The solution led to a 97.3% reduction in the number of gamma glutamyl transferase tests ordered.
Ordering gamma glutamyl transferase tests through the search engine function of an electronic health record (EHR) reduced orders from 36,000 to about 1,000 per month, according to the findings of a study published in the American Journal of Managed Care.
The research team found that ordering tests through the search engine function, rather than from two other lists that appear on the main screen of the EHR, led to a dramatic reduction in orders. The team returned the gamma glutamyl transferase test option to one of its original places on the main screen, which caused the numbers to spike to 18,000. When the test option returned to its original place in all the lists, the numbers jumped to more than 35,000.
The solution could lead to a reduction in costs.
Researchers set out to evaluate if changes in how laboratory requests are presented in the EHR would lead to less testing.
Gari Blumberg, M.D., from the family medicine department at Tel Aviv University, and the research team compared the numbers of gamma glutamyl transferase tests ordered at different times. The researchers changed the parameters on the main laboratory screen of the EHR.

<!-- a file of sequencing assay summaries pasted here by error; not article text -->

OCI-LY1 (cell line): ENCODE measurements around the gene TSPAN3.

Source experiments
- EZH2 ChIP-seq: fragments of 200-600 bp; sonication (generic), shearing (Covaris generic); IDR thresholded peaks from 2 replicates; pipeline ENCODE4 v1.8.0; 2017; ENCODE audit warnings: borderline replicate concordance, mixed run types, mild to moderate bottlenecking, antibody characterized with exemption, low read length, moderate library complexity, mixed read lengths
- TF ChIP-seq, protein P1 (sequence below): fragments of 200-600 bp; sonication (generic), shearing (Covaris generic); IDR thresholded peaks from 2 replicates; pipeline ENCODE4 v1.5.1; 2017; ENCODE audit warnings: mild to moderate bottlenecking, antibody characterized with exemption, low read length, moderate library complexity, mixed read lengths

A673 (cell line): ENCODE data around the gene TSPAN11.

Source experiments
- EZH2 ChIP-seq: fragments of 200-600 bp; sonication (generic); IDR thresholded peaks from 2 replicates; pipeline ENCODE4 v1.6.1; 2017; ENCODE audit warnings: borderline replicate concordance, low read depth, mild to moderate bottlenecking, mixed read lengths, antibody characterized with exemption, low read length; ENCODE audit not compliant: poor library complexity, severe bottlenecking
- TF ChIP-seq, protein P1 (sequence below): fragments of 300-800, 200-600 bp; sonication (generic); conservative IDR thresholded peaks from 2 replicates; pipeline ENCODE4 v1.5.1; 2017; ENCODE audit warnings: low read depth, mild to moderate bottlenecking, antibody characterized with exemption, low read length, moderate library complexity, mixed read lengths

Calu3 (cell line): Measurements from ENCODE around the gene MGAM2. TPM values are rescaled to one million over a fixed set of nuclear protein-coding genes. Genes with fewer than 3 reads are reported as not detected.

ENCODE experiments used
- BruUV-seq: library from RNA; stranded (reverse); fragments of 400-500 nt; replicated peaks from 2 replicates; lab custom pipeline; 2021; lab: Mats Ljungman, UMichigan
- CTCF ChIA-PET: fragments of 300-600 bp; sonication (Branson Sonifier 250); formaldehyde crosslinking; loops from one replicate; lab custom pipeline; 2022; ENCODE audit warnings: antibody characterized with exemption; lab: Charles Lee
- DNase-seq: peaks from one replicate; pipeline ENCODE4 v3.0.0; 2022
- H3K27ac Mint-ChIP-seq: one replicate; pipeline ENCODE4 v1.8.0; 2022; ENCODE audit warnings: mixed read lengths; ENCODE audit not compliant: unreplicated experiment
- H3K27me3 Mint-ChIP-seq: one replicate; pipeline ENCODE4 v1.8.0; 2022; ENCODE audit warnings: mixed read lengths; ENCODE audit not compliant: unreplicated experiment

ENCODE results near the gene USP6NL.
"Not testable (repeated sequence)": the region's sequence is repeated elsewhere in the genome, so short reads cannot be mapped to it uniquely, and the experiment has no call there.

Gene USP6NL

Researchers at the laboratory at Leumit Health Services in Israel removed the testing option from the main screen in 2014. With the option removed, physicians could only order the test if it was specifically searched for.
After two months, the main screen option partially returned, then it went back to its original status.
When the gamma glutamyl transferase tests could only be ordered through the search engine function, Blumberg and the research team saw a 97.3% reduction in the number of orders.
While the number of test orders has increased since July 2015, less are ordered now compared to before the intervention. As of 2018, physicians ordered about 25 to 34 tests per 1,000 health maintenance organization members. Prior to the intervention, physicians ordered 51 tests per 1,000 members.
The study authors noted that there is a slight inconvenience when the test cannot be ordered on the main screen of the EHR. But using the search engine led to a dramatic decrease in the number of tests sent.
“Because the doctors are still able to choose the test should they feel it necessary by actively searching for it, it follows that the increased convenience was the most likely cause of the overordering, facilitated by the use of shortcuts,” the authors wrote.
The researchers wrote that while convenience is positive when it saves time, if it leads to overtesting, physicians do not gain much and are wasting money.
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